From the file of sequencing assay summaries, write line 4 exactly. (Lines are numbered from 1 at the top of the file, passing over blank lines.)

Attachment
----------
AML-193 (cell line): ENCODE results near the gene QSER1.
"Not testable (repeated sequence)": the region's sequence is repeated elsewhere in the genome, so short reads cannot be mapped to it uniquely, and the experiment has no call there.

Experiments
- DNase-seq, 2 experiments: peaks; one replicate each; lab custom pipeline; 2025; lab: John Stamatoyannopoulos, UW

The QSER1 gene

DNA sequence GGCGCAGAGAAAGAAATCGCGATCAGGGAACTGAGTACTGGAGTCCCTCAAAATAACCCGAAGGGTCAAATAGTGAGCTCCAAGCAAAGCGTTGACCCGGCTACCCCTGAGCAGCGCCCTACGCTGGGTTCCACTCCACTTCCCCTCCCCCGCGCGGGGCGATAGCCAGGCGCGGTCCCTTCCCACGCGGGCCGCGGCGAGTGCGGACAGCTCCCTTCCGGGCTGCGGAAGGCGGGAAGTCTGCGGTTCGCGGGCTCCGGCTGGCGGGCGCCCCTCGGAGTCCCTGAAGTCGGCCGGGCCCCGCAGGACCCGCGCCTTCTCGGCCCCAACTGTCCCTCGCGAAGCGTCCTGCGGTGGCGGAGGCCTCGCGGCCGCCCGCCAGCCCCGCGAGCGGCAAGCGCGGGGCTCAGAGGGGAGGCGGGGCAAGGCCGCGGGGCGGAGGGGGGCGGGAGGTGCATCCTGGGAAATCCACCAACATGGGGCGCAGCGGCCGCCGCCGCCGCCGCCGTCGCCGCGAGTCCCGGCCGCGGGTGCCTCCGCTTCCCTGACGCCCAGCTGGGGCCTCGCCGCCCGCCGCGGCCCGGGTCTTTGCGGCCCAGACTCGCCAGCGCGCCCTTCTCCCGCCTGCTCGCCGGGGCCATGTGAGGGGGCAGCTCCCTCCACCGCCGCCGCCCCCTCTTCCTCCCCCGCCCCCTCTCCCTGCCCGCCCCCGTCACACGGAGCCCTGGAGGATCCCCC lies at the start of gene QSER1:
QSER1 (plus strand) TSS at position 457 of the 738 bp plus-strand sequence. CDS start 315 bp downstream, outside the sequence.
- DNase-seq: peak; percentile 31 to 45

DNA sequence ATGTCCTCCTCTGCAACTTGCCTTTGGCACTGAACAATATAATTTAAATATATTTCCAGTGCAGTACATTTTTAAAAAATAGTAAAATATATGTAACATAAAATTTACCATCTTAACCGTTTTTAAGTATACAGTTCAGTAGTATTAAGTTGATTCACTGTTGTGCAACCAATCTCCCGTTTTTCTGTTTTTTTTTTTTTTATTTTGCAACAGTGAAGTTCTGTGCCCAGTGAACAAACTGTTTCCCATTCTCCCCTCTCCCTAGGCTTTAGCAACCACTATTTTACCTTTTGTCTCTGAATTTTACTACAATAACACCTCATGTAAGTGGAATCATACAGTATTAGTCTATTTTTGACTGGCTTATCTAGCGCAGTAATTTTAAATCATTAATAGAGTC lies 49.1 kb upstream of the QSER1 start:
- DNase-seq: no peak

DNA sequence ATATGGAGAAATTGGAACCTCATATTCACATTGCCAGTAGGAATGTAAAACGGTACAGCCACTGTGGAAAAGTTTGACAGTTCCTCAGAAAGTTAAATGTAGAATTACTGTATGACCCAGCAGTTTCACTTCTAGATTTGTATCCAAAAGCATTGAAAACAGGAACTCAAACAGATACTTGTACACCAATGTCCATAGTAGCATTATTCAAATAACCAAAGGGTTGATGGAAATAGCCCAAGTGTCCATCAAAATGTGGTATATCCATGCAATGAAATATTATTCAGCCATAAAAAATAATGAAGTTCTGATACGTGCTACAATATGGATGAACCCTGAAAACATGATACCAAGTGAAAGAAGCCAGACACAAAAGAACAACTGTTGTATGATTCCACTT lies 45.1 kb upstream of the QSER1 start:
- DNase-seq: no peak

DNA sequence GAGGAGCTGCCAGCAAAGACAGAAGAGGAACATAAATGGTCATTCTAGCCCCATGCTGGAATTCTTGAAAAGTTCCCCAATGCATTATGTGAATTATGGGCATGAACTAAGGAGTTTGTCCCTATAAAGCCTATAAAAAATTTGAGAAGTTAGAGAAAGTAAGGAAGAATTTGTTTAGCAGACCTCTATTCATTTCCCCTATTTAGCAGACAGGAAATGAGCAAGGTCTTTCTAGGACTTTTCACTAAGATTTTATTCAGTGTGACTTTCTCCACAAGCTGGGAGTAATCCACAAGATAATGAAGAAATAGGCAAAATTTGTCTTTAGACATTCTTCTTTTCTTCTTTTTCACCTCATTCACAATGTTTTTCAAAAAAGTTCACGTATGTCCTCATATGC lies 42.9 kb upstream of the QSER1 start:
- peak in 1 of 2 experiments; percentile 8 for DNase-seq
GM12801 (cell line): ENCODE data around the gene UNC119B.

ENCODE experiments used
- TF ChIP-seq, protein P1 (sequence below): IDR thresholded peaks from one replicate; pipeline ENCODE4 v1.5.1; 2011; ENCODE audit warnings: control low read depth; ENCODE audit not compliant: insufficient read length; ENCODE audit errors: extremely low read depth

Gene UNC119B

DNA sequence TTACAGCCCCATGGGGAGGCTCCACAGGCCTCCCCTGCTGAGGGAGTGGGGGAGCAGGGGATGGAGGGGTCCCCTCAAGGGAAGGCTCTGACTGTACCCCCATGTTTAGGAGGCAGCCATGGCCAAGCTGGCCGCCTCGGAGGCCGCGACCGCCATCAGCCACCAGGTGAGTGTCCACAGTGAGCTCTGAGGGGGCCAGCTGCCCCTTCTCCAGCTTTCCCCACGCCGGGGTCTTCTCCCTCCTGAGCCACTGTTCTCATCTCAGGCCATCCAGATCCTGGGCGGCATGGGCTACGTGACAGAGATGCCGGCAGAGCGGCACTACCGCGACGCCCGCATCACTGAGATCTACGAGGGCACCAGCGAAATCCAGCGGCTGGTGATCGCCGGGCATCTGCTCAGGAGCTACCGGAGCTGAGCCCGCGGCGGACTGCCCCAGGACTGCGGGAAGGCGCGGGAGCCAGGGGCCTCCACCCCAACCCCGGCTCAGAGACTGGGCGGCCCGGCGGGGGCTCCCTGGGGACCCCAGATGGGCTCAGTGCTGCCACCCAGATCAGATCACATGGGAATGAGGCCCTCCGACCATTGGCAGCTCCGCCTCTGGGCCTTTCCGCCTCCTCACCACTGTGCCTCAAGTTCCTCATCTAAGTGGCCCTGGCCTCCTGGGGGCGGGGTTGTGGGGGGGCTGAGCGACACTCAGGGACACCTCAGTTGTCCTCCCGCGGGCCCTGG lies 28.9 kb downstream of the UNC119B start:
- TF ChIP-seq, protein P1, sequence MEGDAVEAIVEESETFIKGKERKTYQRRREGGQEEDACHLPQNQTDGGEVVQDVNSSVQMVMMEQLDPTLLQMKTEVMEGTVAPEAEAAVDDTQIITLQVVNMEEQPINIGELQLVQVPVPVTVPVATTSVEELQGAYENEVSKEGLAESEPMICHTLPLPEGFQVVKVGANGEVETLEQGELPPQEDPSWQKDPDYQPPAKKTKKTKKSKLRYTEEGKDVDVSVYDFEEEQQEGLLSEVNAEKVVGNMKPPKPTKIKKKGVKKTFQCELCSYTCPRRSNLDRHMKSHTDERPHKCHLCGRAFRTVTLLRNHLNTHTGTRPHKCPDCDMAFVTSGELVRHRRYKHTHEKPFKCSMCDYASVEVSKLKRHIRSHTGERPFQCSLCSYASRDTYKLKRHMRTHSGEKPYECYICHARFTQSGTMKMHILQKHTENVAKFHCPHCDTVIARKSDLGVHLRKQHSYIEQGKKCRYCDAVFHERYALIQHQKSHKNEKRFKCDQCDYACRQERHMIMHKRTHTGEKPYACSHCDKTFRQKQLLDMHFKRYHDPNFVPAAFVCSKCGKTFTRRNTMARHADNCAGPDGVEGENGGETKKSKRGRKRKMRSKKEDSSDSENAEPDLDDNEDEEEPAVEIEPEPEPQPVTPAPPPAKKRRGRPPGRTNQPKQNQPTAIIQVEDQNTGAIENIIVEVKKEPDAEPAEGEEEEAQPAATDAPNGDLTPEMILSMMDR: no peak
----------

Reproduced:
- DNase-seq, 2 experiments: peaks; one replicate each; lab custom pipeline; 2025; lab: John Stamatoyannopoulos, UW